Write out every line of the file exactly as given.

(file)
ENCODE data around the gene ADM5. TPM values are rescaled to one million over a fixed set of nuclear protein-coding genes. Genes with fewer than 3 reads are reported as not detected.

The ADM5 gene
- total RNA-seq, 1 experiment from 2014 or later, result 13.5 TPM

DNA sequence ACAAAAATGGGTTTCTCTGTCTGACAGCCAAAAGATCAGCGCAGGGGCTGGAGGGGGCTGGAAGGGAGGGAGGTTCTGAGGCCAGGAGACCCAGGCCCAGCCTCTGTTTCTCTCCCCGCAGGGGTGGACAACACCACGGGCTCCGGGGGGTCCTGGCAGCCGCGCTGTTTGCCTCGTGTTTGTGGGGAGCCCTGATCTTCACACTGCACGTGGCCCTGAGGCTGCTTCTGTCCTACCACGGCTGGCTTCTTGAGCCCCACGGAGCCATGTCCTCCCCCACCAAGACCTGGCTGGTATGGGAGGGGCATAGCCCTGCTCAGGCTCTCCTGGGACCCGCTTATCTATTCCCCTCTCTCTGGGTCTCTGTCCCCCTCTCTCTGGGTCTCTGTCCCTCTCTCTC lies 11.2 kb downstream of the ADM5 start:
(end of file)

ENCODE data around the gene ADM5. TPM values are rescaled to one million over a fixed set of nuclear protein-coding genes. Genes with fewer than 3 reads are reported as not detected.

The ADM5 gene
- total RNA-seq, 1 experiment from 2014 or later, result 13.5 TPM

DNA sequence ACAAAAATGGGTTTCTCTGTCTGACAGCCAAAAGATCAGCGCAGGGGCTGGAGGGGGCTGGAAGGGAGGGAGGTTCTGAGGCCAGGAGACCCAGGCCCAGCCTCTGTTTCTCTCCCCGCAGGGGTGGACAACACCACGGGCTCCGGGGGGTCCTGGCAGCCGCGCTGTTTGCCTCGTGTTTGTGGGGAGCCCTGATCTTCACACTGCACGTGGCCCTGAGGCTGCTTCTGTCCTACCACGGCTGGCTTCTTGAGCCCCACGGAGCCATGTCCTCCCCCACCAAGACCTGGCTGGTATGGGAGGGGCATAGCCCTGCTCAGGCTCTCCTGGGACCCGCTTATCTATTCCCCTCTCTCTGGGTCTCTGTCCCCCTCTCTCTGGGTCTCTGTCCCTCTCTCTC lies 11.2 kb downstream of the ADM5 start: